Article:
|Publication number||US4189234 A|
|Application number||US 05/953,390|
|Publication date||Feb 19, 1980|
|Filing date||Oct 23, 1978|
|Priority date||Oct 23, 1978|
|Publication number||05953390, 953390, US 4189234 A, US 4189234A, US-A-4189234, US4189234 A, US4189234A|
|Inventors||Emmett L. Bryant|
|Original Assignee||The United States Of America As Represented By The Administrator Of The National Aeronautics And Space Administration|
|Export Citation||BiBTeX, EndNote, RefMan|
|Patent Citations (9), Referenced by (3), Classifications (6)|
|External Links: USPTO, USPTO Assignment, Espacenet|
The invention described herein was made by an employee of the United States Government and may be manufactured and used by or for the Government for governmental purposes without the payment of royalties thereon or therefor.
The invention relates generally to the measurement of the instantaneous angular deflection of an object and more specifically concerns electro-optical means for measuring the instantaneous angular deflection of an object without requiring mechanical contact with the object.
Previous electro-optical techniques for measuring the angular deflection of an object without mechanical contact with the object utilized modulation of a light beam by a variable density disc or a polarized disc and then measured the intensity of the light beam by means of a light sensor. These and other techniques suffer accuracy limitations due to light intensity changes, motional interaction, and nonlinear response.
It is therefore the primary object of the iinvention to provide means for measuring the angular deflections of an object without mechanical contact with the object that does not have the disadvantages of prior techniques.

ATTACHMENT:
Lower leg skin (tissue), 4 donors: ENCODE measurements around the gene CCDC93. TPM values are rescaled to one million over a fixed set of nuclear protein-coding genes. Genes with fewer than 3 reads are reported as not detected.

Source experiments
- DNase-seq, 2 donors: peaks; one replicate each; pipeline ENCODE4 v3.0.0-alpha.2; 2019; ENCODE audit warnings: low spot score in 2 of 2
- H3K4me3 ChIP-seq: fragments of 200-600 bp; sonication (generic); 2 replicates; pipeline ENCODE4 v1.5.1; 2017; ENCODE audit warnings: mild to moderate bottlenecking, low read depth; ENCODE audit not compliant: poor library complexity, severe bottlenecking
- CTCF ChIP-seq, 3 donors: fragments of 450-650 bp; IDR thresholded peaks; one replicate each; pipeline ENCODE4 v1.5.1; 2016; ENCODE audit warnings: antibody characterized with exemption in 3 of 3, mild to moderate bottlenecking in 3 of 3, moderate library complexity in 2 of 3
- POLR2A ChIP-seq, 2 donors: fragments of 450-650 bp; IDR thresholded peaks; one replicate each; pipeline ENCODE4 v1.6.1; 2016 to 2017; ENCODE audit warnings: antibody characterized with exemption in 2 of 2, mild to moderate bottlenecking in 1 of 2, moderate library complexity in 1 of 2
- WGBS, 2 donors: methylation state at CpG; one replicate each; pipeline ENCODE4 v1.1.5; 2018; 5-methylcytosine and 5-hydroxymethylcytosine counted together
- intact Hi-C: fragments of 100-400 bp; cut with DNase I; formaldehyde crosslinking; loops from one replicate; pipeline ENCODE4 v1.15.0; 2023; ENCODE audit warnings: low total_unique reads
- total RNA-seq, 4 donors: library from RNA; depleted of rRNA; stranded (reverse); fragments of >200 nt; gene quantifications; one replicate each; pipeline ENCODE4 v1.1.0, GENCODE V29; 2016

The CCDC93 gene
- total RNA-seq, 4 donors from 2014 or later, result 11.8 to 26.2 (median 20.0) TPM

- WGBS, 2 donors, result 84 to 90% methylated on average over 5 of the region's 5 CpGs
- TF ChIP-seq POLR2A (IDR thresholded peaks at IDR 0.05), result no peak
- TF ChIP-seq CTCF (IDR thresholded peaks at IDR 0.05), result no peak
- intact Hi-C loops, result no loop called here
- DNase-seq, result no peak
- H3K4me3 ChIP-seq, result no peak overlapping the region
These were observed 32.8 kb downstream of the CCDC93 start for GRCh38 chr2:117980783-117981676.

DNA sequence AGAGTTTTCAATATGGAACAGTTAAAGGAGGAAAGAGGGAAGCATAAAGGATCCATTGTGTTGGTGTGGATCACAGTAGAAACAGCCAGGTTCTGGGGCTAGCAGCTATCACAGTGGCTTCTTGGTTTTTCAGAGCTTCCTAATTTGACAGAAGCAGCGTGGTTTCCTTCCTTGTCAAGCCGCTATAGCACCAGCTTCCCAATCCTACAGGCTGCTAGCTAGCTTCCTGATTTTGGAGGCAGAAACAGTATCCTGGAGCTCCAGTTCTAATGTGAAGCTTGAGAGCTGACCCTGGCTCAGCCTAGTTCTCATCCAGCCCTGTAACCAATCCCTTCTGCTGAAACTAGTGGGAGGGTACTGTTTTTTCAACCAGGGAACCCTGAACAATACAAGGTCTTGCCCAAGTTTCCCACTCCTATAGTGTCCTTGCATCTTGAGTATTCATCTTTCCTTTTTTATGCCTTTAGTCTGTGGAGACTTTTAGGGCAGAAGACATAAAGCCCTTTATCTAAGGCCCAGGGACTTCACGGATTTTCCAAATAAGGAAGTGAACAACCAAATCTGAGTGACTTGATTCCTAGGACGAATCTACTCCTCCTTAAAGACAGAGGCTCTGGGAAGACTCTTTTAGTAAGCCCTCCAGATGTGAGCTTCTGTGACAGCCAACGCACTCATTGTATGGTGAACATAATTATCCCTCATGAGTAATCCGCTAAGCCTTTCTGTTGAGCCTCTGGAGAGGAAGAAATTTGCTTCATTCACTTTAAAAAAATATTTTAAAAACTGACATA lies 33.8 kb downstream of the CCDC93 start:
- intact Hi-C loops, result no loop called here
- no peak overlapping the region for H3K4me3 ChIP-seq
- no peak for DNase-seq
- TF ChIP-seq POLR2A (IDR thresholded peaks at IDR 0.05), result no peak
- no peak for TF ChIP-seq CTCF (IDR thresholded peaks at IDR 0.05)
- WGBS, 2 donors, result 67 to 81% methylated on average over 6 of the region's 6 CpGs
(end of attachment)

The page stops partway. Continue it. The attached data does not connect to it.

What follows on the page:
A further object of this invention is to provide apparatus for measuring the angular deflection of an object without mechanical contact with the object that is simple and inexpensive.
Other objects and advantages of this invention will become apparent hereinafter in the specification and drawing.
A first flat refractor is attached to the object whose angular deflections about an axis through the object are to be measured. Light from a light source is passed through the first refractor onto a converging lens which converges the light through a second refractor onto a differential photocell. The output of the differential photocell is applied through a high gain amplifier to a galvanometer which is attached to the second refractor so that it deflects about an axis that is in the plane of the axis through the object. Consequently, any deflection of the object generates a current at the output of the photocell causing the galvanometer to deflect the second refractor to make the output of the photocell approach zero. This results in the galvanometer current being substantially proportional to the angular deflection of the object.
The sole FIGURE in this application is a schematic drawing of the preferred embodiment of the invention.